“Wal-Mart has a squeaky-clean image when it comes to these sorts of things, so I’m quite surprised they would try to sweep in under the carpet,” Patrick McKeever, a senior equity analyst at MKM Partners, told CNBC.
McKeever noted that much of Wal-Mart’s recent growth has come from opening stores overseas, and so any increased regulatory scrutiny on its international operations could hinder the company's overall growth.
He also said Wal-Mart’s statement on the bribery allegations “didn’t do the company any favors,” as it didn’t refute the allegations against the company, and so allowed for the possibility that they are true.
In the 10 years he has covered Wal-Mart as a stock analyst, “this is by far the most damaging story,” he said. “It’s a big deal.”
One option Wal-Mart will have is to remove some executives involved in the alleged bribery or cover-up as this could make it easier to reach an out-of-court settlement with the Department of Justice.
“Among the remedial actions is ‘house cleaning’ of anyone involved in illegal conduct,” said Richard Cassin, a lawyer who is an expert on the FCPA and writes a blog about it.
“If a company can say those involved in the questionable conduct are already gone, the DOJ is likely to look more favorably on the company and current management.”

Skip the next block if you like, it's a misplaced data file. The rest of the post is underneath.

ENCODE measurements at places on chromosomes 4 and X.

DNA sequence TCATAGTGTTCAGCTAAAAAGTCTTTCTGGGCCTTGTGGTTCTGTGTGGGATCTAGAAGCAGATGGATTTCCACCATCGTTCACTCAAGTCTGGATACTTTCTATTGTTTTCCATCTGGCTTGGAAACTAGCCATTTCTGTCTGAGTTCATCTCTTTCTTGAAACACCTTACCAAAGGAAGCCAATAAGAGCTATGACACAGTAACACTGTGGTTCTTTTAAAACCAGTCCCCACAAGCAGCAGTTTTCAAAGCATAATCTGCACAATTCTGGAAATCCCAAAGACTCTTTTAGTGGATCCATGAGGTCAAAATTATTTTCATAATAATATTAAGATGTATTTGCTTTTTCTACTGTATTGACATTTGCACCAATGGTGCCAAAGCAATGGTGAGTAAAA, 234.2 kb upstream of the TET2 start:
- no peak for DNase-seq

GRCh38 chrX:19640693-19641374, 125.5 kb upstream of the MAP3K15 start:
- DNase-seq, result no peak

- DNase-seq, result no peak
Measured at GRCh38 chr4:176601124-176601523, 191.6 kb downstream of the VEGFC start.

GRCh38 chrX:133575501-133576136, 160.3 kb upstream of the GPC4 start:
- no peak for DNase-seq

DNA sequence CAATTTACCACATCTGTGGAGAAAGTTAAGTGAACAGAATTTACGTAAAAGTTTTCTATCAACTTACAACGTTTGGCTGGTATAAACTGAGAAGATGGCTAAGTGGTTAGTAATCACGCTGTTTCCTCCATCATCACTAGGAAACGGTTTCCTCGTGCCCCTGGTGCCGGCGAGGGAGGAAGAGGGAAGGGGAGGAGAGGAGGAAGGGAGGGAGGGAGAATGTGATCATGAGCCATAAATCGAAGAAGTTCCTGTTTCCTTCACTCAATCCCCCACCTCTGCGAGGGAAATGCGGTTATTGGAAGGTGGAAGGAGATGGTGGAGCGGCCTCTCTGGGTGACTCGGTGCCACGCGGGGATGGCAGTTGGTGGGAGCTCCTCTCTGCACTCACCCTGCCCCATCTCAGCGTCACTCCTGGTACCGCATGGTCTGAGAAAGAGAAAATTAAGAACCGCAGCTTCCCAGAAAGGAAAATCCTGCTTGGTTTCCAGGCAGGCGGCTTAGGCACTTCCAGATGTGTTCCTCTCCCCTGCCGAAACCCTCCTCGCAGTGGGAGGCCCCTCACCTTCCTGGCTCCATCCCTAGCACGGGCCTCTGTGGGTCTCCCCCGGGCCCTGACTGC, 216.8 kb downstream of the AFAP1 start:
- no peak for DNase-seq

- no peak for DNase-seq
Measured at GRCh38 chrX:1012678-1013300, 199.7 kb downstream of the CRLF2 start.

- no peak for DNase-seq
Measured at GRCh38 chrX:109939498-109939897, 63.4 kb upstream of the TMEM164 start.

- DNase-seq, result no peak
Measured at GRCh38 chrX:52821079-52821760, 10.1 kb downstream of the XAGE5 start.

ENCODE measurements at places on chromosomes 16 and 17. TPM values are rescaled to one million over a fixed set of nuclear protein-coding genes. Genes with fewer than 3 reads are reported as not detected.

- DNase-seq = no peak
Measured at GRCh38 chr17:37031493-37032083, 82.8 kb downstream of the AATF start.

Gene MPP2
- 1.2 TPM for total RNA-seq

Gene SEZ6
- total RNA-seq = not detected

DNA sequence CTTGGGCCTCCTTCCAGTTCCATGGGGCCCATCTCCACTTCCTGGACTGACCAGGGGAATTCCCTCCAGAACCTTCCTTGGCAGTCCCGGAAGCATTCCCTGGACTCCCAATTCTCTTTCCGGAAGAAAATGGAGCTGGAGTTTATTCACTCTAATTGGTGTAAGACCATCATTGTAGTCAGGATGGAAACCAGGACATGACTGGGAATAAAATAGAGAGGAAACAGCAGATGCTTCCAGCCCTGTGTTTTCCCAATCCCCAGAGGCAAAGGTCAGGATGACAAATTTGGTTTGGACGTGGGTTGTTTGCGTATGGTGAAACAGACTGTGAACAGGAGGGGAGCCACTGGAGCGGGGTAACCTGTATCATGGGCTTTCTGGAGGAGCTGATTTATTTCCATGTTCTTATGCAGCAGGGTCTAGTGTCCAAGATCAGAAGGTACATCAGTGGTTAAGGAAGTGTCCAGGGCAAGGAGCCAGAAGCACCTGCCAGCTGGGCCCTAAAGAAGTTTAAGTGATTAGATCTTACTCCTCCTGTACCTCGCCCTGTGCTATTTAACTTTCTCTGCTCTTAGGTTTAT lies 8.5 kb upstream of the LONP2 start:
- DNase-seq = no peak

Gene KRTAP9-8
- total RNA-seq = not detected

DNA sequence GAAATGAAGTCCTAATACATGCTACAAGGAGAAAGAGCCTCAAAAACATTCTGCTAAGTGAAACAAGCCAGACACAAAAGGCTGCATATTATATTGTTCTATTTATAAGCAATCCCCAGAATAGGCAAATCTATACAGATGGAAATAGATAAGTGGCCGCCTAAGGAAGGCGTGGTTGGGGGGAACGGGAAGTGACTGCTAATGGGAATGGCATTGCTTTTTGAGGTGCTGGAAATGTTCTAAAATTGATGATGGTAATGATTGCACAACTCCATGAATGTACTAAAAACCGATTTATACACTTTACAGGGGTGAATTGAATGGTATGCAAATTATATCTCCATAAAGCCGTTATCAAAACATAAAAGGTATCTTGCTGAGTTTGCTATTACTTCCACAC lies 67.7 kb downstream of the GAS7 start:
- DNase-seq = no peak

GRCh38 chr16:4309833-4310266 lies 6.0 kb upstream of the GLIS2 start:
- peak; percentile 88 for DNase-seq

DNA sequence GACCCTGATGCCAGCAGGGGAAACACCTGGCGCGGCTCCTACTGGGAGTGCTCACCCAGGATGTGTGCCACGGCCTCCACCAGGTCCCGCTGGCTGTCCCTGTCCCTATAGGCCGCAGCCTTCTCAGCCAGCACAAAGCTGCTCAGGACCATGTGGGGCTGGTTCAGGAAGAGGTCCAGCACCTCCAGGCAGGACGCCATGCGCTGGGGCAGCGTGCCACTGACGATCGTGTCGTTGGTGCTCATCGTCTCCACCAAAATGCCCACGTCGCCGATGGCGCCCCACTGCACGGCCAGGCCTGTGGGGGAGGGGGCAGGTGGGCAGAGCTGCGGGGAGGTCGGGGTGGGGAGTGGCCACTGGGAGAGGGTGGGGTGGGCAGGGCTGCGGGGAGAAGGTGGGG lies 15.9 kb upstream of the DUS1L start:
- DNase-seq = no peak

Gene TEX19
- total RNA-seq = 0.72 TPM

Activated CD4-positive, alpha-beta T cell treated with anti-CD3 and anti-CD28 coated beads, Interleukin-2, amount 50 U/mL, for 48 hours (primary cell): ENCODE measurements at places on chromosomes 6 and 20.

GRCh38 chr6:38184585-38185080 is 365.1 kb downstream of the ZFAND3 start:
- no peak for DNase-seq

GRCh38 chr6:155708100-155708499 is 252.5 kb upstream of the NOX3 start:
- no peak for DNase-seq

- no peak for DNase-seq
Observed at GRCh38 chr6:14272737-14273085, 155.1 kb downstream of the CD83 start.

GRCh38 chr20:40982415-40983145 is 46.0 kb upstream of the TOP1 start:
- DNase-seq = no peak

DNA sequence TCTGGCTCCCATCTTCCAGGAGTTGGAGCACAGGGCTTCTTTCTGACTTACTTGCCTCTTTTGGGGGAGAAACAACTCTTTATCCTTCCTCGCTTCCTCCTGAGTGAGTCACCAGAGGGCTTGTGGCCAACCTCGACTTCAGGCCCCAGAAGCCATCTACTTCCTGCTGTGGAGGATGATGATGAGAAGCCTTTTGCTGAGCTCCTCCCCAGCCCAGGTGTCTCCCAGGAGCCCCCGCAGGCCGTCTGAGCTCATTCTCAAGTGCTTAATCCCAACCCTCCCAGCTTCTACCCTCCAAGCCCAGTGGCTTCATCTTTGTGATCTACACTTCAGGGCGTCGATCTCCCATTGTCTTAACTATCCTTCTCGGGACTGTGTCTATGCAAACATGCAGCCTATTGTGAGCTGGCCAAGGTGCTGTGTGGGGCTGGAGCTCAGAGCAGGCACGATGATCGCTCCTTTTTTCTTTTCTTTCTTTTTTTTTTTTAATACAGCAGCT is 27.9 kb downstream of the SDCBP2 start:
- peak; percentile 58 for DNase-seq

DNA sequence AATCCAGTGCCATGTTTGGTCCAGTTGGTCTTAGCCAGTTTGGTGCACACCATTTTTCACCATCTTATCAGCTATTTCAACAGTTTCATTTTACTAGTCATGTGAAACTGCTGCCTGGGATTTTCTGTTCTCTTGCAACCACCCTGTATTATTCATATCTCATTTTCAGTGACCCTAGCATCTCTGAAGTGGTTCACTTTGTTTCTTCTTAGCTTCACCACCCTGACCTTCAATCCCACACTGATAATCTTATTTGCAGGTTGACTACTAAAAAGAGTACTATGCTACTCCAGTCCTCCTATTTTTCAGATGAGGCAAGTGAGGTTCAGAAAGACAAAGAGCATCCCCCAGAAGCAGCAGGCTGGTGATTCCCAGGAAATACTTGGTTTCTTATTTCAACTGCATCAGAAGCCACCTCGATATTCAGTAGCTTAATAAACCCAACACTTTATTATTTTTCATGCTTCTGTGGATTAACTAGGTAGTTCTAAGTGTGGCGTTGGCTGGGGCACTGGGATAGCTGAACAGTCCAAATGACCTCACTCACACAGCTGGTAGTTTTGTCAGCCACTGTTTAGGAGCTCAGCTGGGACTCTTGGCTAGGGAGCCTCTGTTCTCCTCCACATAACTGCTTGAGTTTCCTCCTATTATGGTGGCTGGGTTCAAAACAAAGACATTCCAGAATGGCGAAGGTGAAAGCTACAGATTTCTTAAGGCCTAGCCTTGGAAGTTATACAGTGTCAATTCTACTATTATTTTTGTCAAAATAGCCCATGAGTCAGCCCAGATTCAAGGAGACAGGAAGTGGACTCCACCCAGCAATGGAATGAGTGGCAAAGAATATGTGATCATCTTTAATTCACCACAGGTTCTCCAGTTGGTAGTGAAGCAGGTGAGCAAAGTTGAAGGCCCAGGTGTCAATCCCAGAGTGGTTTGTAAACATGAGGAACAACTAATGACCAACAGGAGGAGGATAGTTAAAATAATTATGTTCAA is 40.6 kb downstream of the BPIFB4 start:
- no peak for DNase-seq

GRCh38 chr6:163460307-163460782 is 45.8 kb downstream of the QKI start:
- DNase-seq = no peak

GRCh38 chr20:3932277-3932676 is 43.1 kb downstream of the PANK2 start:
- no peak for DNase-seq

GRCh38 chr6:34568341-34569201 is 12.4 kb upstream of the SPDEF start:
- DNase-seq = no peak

Wal-Mart said it had disclosed its probe to the DOJ and SEC. The company also said it had taken steps at the Mexico unit, known as Walmex, to boost internal controls to make sure it was compliant with the FCPA.
But, according to the Times, the disclosure came only after the newspaper informed Wal-Mart that it was looking into the bribery allegations, years after the bribes were said to first come to management's attention.
According to the Times, Wal-Mart Chief Executive Mike Duke and former CEO Lee Scott, who still sits on the company's board, were among senior executives allegedly aware of the situation. Duke was put in charge of Wal-Mart's international division in 2005.
Some retail experts said they thought that Wal-Mart would be unlikely to sacrifice Duke in the investigation and any related settlement talks with the government.
“I don’t get the sense that Mike Duke's going to lose his job over this,” said Joseph Feldman, senior retail analyst at Telsey Advisory Group. “I think that they'll try to put the spin on it that they have been putting on it -- that it happened years ago, they rooted it out and it doesn't happen anymore.”
The Wal-Mart allegations will undoubtedly leave a black mark on the company’s name, said Yale School of Management corporate governance expert Jeffrey Sonnenfeld.
“This is a great global company, and it didn’t have to cheat to win,” Sonnenfeld told CNBC.
“A company’s reputation is worth a lot,” he said. “Great companies in the past -- Johnson & Johnson, UPS -- they know there’s a great value in having this sense of cleanliness and a reputation that stands for something beyond what you think you can get away with.”
Wal-Mart reported consolidated net income of $16.4 billion for the year ended Jan. 31, 2012, down 3.6 percent from the same period the year before.
Reuters contributed to this report.